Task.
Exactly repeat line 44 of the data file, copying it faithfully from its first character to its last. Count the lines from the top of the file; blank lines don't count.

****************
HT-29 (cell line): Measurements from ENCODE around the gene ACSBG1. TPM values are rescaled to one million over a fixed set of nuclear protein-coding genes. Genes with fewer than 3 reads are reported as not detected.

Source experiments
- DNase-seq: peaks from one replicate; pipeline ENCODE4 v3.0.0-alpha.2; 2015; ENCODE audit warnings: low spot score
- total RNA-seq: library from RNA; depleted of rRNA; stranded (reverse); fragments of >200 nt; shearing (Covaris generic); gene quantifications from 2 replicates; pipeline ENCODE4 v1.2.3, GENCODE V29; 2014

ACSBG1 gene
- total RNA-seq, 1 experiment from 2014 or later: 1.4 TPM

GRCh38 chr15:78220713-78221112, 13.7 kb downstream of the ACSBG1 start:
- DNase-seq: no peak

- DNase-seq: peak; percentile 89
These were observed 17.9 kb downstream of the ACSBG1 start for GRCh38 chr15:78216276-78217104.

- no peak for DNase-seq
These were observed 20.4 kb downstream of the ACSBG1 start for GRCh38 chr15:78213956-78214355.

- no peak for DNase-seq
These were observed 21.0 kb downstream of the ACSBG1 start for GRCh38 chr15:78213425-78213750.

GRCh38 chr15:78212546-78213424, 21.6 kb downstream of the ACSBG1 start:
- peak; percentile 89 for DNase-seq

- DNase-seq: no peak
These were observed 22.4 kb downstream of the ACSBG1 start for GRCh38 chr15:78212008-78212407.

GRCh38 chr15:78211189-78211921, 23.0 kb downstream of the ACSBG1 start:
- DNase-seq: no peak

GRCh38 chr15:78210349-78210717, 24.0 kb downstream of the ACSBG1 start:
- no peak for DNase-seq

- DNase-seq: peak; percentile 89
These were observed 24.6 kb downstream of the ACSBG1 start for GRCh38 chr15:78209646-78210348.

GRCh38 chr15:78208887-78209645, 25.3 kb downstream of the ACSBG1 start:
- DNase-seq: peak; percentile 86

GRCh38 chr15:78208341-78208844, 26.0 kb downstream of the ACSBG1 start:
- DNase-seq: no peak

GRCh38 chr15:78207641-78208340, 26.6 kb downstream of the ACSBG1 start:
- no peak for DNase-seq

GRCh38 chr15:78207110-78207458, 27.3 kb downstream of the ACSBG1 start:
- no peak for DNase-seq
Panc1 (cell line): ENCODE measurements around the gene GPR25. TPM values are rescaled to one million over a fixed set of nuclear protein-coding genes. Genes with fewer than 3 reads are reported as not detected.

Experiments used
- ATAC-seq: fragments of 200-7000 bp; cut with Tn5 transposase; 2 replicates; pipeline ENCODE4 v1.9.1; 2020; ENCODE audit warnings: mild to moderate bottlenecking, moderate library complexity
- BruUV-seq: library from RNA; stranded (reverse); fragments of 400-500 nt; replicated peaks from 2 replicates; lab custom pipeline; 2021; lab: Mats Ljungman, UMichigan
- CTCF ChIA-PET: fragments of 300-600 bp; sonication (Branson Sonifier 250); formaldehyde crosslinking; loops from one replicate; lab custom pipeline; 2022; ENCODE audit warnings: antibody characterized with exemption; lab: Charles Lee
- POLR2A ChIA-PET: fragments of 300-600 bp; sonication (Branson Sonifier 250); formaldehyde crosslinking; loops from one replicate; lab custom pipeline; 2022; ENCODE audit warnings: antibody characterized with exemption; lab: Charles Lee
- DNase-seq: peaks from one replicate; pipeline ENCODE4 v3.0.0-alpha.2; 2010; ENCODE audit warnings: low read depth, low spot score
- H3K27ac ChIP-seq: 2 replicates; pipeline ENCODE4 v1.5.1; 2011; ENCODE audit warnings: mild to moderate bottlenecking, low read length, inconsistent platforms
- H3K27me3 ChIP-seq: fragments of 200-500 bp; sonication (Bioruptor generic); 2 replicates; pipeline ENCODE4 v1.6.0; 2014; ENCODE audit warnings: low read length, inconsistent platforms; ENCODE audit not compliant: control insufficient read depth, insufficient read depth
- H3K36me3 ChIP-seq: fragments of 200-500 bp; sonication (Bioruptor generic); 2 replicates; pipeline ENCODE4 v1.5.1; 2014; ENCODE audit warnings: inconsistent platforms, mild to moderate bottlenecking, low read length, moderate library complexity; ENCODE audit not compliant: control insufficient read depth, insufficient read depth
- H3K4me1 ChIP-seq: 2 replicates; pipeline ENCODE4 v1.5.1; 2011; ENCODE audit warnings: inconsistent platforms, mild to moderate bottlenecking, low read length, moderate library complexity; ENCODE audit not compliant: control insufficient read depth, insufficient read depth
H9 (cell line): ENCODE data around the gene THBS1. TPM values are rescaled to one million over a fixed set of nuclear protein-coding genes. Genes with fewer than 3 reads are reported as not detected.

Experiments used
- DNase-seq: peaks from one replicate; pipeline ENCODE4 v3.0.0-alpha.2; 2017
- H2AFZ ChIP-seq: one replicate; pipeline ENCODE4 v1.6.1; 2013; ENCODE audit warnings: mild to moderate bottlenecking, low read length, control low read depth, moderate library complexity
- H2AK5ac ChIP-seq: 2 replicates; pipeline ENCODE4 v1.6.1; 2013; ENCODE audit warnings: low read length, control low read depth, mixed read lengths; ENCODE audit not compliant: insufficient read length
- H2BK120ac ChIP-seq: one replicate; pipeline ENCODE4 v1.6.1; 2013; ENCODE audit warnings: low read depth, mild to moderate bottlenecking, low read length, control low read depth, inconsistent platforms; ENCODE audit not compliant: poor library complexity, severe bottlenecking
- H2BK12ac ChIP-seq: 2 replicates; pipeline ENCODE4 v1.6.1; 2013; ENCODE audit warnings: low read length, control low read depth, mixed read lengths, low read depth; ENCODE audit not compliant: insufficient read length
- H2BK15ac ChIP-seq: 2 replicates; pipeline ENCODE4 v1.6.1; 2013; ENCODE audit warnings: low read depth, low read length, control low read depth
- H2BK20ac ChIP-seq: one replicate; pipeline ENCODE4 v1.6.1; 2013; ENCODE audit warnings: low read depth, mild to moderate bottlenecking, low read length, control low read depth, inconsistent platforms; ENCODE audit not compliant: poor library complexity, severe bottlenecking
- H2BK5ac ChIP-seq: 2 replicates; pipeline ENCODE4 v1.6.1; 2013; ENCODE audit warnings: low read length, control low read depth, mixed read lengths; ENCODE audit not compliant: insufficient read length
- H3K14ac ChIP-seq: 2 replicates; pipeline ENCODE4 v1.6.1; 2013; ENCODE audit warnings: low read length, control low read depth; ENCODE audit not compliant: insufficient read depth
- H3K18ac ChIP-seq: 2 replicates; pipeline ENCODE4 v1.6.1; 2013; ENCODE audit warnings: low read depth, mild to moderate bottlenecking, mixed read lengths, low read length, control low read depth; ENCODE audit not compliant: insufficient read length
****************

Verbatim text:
H9 (cell line): ENCODE data around the gene THBS1. TPM values are rescaled to one million over a fixed set of nuclear protein-coding genes. Genes with fewer than 3 reads are reported as not detected.